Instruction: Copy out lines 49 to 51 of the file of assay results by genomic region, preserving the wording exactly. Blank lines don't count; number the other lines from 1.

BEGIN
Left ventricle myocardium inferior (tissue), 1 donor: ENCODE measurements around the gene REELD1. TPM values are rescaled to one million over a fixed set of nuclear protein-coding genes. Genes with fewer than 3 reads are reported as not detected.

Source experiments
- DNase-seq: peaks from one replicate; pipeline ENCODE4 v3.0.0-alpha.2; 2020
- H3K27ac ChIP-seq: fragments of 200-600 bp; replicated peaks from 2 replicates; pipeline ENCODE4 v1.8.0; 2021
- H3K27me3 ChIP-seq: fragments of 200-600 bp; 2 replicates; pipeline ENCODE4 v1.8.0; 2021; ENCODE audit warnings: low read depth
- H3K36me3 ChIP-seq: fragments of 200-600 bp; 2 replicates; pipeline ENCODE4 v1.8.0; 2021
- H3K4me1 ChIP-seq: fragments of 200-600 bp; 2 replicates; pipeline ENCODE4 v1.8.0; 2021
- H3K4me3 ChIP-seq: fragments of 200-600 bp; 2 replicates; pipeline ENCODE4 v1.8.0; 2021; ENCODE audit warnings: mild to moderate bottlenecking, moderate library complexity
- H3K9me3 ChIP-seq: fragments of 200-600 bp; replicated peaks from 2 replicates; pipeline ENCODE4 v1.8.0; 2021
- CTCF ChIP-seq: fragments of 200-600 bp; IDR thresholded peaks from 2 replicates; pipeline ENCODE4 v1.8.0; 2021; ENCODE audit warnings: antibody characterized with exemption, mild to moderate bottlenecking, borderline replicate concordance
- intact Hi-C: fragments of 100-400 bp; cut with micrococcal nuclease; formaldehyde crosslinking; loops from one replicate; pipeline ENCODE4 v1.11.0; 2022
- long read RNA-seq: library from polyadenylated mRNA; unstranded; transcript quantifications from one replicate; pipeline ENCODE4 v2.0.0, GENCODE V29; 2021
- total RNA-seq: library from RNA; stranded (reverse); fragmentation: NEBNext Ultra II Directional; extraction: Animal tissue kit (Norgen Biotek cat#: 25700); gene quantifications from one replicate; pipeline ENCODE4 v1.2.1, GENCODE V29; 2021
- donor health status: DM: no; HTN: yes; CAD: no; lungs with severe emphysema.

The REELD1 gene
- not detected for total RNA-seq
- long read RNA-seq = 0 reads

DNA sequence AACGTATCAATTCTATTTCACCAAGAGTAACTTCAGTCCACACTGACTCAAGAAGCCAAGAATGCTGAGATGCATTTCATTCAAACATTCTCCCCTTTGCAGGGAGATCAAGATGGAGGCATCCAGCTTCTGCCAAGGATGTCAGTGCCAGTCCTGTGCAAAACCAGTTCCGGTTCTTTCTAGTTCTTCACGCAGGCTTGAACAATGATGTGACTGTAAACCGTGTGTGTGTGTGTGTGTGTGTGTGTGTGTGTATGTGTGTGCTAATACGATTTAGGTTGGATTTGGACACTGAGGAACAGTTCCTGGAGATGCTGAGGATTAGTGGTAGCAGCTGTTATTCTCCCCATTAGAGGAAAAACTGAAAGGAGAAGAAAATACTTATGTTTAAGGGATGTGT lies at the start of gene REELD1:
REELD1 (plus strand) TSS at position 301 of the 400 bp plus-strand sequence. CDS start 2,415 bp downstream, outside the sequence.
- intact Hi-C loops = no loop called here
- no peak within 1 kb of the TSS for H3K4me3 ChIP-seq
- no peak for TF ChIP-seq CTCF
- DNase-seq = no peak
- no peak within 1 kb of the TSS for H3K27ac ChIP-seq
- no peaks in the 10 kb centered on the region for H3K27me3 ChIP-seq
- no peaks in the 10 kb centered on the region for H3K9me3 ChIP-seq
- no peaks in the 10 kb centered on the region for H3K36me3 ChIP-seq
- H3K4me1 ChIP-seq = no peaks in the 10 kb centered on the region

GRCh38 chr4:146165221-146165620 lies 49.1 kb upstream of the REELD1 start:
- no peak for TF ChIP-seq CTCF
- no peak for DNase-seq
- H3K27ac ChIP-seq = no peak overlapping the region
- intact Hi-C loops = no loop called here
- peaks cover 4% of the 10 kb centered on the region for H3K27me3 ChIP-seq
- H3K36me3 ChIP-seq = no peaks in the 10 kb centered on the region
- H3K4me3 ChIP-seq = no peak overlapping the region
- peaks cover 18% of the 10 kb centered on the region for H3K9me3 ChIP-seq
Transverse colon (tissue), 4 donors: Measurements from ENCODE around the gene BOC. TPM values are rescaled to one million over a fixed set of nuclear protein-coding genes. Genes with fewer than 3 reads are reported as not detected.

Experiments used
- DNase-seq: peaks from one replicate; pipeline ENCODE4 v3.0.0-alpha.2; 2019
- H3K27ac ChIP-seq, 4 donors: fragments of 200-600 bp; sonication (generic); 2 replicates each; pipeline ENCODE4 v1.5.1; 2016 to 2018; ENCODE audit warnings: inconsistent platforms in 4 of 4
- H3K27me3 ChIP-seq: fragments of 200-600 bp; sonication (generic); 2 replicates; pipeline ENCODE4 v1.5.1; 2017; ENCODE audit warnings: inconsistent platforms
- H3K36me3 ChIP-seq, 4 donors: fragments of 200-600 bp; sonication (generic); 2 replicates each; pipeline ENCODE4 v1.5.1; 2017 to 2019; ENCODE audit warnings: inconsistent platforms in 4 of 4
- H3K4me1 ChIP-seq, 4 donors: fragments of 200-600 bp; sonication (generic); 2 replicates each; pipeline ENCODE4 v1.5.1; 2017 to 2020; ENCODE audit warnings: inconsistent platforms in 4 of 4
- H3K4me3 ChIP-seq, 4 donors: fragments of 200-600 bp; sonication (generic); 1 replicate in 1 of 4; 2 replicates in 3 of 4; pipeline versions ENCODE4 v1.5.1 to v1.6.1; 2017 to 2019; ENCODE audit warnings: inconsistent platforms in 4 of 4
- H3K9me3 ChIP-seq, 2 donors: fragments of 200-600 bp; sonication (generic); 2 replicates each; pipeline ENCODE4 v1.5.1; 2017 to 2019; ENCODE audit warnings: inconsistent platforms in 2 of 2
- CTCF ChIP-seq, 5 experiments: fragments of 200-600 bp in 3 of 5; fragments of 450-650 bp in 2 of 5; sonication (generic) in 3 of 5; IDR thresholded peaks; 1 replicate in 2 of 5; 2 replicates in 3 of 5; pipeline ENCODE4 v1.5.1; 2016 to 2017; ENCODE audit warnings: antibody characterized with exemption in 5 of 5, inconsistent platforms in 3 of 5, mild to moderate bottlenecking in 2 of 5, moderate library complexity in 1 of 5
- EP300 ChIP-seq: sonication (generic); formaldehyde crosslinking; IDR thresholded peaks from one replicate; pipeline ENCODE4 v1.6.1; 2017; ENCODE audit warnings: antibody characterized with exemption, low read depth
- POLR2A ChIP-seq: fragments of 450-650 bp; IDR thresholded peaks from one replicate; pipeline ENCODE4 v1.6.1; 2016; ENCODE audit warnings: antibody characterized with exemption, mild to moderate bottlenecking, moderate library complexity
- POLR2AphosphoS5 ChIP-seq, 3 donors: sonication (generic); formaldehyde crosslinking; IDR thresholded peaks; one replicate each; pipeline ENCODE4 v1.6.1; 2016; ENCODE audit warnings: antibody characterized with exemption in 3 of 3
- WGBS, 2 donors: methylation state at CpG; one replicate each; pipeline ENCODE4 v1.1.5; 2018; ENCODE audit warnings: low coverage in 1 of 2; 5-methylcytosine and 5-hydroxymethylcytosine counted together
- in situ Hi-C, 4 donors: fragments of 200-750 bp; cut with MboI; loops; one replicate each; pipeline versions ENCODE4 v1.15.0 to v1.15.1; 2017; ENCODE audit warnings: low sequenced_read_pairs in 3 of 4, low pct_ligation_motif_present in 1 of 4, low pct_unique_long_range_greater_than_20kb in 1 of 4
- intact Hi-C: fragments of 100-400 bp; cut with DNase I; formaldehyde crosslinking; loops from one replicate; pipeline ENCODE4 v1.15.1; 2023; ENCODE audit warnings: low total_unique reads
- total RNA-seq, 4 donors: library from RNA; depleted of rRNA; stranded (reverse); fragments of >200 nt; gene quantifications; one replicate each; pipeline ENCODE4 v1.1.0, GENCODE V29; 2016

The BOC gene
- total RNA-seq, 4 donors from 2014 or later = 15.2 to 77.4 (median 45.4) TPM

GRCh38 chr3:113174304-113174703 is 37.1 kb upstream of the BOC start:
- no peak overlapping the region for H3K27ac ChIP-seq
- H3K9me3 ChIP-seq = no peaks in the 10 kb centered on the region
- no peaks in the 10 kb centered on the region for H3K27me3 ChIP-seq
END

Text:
- POLR2A ChIP-seq: fragments of 450-650 bp; IDR thresholded peaks from one replicate; pipeline ENCODE4 v1.6.1; 2016; ENCODE audit warnings: antibody characterized with exemption, mild to moderate bottlenecking, moderate library complexity
- POLR2AphosphoS5 ChIP-seq, 3 donors: sonication (generic); formaldehyde crosslinking; IDR thresholded peaks; one replicate each; pipeline ENCODE4 v1.6.1; 2016; ENCODE audit warnings: antibody characterized with exemption in 3 of 3
- WGBS, 2 donors: methylation state at CpG; one replicate each; pipeline ENCODE4 v1.1.5; 2018; ENCODE audit warnings: low coverage in 1 of 2; 5-methylcytosine and 5-hydroxymethylcytosine counted together